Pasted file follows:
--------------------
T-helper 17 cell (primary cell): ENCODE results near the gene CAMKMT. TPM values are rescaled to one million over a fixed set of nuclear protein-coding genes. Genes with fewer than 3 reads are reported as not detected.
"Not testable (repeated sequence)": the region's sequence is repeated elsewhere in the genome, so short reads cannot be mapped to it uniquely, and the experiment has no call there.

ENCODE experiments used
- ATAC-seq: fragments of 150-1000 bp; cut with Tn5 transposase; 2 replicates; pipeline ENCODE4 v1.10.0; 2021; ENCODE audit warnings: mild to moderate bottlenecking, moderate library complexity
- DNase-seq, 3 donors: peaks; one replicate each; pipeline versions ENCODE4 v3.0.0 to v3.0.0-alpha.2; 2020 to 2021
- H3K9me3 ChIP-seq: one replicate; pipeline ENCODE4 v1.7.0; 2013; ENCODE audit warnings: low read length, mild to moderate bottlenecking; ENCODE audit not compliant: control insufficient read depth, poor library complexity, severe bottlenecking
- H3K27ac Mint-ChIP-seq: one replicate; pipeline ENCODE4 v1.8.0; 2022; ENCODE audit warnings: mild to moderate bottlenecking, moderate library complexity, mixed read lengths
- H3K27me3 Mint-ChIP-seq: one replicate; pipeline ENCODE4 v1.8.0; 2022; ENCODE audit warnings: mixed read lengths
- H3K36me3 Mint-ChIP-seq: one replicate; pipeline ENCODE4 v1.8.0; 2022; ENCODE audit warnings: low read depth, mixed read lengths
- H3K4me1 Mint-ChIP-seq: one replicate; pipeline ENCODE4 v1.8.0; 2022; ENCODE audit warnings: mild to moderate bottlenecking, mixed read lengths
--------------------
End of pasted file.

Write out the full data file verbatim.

T-helper 17 cell (primary cell): ENCODE results near the gene CAMKMT. TPM values are rescaled to one million over a fixed set of nuclear protein-coding genes. Genes with fewer than 3 reads are reported as not detected.
"Not testable (repeated sequence)": the region's sequence is repeated elsewhere in the genome, so short reads cannot be mapped to it uniquely, and the experiment has no call there.

ENCODE experiments used
- ATAC-seq: fragments of 150-1000 bp; cut with Tn5 transposase; 2 replicates; pipeline ENCODE4 v1.10.0; 2021; ENCODE audit warnings: mild to moderate bottlenecking, moderate library complexity
- DNase-seq, 3 donors: peaks; one replicate each; pipeline versions ENCODE4 v3.0.0 to v3.0.0-alpha.2; 2020 to 2021
- H3K9me3 ChIP-seq: one replicate; pipeline ENCODE4 v1.7.0; 2013; ENCODE audit warnings: low read length, mild to moderate bottlenecking; ENCODE audit not compliant: control insufficient read depth, poor library complexity, severe bottlenecking
- H3K27ac Mint-ChIP-seq: one replicate; pipeline ENCODE4 v1.8.0; 2022; ENCODE audit warnings: mild to moderate bottlenecking, moderate library complexity, mixed read lengths
- H3K27me3 Mint-ChIP-seq: one replicate; pipeline ENCODE4 v1.8.0; 2022; ENCODE audit warnings: mixed read lengths
- H3K36me3 Mint-ChIP-seq: one replicate; pipeline ENCODE4 v1.8.0; 2022; ENCODE audit warnings: low read depth, mixed read lengths
- H3K4me1 Mint-ChIP-seq: one replicate; pipeline ENCODE4 v1.8.0; 2022; ENCODE audit warnings: mild to moderate bottlenecking, mixed read lengths